Greylag geese (Anser anser) can cause serious damage to agricultural fields near wetlands that are attractive for resting and nesting but not for feeding. Alternative plantings or spraying fields may prevent goose damage. We randomly designed 64 plots in spring 2004 and prepared plantings of white clover (Trifolium repens), white clover with perennial ryegrass (Lolium perenne; mixture), fertilized perennial ryegrass (grass), or unfertilized perennial ryegrass. We measured goose-dropping densities in plots as a measure of feeding preference in autumn 2004 (7 weeks), spring 2005 (6 weeks), and autumn 2005 (7 weeks) following removal of a protective fence and vegetation sampling for content analysis in 2004. We also sprayed activated charcoal (20 kg/ha) in a suspension on 32 plots (8/planting) to deter geese in autumn 2004 only. In a second experiment we examined pairs of greylag geese in cages for preferences between grass treated with or without activated charcoal. Charcoal did not deter geese in either experiment. However, dropping density averaged highest for clover (1.01/m2), followed by the mixture (0.65/m2), then fertilized (0.23/m2) and unfertilized grass (0.16/m2). Preferences were consistent in all 3 experimental periods. Fertilized grass reached 31.8 cm in height on average in spring, whereas clover measured 15.4 cm. Crude protein and water-soluble carbohydrate content (g/kg dry matter) was 294 and 49, respectively, in white clover and 183 and 139, respectively, in fertilized grass. We found a positive partial correlation independent of vegetation type between dropping densities and crude protein and a negative correlation with water-soluble carbohydrate content. Thus, to prevent grazing damage to agricultural fields, we recommend planting white clover, strongly preferred by feeding geese, in areas (fallow agricultural or nonagricultural) adjacent to their habitat and not in agricultural fields under production.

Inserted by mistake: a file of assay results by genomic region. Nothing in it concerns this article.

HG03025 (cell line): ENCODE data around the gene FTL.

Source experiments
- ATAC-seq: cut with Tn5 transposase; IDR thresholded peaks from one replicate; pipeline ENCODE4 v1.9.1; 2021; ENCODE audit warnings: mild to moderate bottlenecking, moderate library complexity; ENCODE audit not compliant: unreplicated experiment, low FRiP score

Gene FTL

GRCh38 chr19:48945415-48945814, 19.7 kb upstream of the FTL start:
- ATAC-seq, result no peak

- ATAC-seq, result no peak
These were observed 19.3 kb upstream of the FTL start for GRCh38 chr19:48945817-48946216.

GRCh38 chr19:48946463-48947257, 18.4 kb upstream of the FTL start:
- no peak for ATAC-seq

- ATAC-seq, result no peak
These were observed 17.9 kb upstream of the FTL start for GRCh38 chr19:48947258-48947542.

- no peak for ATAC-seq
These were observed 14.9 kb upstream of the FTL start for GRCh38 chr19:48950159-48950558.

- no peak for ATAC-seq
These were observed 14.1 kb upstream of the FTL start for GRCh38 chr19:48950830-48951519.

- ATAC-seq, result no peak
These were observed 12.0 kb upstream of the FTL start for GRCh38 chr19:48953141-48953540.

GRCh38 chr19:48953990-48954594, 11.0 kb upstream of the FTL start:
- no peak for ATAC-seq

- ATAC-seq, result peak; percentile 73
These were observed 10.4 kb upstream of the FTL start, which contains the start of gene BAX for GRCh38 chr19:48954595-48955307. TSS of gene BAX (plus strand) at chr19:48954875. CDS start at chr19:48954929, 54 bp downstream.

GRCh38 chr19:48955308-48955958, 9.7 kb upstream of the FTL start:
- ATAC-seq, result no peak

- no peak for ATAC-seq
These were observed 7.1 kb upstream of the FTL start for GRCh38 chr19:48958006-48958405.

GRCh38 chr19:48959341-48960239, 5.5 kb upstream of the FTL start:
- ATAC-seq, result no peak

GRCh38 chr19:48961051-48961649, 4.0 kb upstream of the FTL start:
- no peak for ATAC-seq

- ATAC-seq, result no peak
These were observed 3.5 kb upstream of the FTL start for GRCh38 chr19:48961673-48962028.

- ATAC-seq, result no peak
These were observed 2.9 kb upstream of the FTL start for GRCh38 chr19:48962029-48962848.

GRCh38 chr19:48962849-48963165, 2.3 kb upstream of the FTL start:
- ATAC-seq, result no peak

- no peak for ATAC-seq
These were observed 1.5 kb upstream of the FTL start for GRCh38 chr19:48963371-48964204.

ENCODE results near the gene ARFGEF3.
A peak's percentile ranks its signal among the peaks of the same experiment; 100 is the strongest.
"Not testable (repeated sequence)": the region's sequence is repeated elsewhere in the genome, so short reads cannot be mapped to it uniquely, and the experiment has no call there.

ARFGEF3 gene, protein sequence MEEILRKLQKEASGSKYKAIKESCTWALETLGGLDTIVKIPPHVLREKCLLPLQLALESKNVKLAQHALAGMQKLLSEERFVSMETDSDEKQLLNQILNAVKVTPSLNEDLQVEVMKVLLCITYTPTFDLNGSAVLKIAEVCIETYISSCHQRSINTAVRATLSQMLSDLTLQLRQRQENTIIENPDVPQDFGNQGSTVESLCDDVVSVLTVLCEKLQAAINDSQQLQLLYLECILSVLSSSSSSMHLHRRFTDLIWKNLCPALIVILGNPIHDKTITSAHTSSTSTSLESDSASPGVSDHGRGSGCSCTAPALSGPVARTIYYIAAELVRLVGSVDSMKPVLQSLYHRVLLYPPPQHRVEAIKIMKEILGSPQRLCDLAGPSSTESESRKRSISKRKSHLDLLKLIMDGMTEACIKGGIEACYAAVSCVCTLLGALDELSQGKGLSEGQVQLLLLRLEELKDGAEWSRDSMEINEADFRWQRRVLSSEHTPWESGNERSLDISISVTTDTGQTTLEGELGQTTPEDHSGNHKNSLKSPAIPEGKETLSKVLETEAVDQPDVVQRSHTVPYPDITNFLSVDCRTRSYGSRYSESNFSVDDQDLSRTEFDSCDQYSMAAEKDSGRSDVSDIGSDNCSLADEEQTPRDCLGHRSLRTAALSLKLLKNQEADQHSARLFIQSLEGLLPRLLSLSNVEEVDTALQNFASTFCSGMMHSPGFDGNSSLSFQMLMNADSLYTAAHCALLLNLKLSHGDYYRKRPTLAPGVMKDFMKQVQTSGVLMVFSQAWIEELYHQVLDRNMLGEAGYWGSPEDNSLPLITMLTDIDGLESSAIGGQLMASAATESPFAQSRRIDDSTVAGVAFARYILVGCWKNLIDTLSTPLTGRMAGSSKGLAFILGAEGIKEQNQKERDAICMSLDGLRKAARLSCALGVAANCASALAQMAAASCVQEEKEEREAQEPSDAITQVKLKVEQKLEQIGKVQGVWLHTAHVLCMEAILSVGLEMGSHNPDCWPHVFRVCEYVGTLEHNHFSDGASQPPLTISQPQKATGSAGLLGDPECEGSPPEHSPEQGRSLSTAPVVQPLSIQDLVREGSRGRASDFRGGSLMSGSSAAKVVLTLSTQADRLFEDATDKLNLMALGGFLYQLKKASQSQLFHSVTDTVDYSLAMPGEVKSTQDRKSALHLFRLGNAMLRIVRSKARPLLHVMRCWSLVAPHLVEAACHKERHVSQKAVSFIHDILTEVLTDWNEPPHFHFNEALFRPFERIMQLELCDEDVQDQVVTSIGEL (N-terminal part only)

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Vol. 73 • No. 6